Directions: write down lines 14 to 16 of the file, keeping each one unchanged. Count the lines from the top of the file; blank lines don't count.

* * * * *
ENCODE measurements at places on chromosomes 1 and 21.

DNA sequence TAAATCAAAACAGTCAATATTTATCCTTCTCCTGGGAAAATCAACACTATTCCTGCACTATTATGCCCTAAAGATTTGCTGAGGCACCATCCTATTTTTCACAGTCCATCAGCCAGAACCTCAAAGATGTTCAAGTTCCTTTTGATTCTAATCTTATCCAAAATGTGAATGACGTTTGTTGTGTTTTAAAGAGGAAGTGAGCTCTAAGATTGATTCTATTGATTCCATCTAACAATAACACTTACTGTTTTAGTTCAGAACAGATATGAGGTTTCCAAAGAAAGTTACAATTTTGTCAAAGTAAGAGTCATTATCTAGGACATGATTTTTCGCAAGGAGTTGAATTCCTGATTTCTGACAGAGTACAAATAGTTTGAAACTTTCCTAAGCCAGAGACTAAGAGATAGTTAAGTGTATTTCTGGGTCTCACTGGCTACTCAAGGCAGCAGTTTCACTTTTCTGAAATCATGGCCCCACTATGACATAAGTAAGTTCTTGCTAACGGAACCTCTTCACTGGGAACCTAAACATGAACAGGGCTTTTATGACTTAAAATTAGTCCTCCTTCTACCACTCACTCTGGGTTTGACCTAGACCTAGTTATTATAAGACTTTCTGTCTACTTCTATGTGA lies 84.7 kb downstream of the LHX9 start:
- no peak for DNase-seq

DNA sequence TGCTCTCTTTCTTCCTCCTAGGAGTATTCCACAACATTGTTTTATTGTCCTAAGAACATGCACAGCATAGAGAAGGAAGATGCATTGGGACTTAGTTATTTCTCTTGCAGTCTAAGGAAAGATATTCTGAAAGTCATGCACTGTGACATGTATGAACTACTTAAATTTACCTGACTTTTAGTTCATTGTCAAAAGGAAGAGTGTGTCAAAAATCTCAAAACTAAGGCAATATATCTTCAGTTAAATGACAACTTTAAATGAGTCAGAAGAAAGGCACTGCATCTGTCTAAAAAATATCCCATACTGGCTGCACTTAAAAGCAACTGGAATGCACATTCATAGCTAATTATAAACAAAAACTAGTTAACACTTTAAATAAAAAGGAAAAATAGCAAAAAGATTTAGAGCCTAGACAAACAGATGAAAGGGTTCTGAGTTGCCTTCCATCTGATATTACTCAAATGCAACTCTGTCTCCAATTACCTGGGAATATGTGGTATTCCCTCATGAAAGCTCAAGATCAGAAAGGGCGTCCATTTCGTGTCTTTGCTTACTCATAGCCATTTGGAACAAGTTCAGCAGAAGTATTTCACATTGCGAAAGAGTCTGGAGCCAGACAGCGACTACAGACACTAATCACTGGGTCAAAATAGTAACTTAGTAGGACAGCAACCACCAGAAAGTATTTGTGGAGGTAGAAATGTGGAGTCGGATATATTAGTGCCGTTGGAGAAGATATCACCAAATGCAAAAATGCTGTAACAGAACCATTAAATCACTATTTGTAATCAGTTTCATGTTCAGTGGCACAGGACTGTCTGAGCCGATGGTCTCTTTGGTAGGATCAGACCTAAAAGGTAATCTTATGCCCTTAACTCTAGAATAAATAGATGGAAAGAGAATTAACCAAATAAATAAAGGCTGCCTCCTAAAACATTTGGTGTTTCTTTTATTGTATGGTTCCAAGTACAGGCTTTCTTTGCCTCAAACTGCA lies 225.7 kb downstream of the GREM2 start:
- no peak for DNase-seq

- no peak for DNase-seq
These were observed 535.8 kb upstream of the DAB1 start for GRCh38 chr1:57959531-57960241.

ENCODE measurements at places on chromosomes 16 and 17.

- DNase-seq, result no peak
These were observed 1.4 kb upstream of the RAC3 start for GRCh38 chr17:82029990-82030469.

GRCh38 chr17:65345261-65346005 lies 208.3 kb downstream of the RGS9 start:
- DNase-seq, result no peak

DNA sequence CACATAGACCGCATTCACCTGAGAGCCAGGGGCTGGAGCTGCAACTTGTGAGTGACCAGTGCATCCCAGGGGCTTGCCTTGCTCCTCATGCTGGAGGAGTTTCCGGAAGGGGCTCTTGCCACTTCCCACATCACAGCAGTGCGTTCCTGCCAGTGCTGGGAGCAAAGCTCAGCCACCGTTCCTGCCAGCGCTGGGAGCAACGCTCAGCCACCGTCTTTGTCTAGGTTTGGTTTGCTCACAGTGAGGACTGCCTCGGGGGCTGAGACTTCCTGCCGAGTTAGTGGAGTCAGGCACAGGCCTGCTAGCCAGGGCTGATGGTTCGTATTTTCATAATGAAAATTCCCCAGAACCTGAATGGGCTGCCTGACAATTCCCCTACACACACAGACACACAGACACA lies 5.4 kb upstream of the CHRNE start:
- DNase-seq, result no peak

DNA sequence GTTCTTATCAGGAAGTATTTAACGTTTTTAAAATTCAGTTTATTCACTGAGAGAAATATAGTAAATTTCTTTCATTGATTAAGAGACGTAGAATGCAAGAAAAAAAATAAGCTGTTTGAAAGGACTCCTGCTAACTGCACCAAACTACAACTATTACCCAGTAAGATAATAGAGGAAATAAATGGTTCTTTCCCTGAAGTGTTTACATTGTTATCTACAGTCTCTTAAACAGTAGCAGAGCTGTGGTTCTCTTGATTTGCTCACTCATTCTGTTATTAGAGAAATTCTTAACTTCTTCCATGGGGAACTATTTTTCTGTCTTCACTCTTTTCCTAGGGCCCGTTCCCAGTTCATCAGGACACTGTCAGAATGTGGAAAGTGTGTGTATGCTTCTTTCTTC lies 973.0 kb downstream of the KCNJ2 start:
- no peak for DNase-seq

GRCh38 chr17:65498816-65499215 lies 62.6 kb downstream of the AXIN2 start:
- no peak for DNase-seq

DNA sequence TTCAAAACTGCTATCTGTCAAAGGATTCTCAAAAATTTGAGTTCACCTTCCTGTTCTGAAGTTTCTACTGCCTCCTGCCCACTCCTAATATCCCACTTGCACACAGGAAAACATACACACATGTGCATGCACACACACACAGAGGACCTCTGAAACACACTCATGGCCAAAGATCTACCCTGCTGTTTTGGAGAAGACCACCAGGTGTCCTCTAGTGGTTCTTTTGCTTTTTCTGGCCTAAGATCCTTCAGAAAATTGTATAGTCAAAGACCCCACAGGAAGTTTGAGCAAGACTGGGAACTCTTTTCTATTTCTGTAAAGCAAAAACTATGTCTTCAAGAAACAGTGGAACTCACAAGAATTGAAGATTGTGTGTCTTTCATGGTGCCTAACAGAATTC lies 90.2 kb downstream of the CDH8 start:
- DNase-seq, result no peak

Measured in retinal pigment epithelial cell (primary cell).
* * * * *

- DNase-seq, result no peak

DNA sequence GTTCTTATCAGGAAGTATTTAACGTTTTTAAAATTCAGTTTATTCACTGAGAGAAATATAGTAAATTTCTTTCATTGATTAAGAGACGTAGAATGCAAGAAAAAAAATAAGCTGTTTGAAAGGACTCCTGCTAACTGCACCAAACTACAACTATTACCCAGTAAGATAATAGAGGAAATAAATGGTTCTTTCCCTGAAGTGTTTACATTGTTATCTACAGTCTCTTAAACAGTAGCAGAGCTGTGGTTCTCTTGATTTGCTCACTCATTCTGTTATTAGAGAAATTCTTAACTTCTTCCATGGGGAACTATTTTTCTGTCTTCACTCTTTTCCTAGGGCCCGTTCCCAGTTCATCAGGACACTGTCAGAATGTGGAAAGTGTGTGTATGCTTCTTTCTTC lies 973.0 kb downstream of the KCNJ2 start:
- no peak for DNase-seq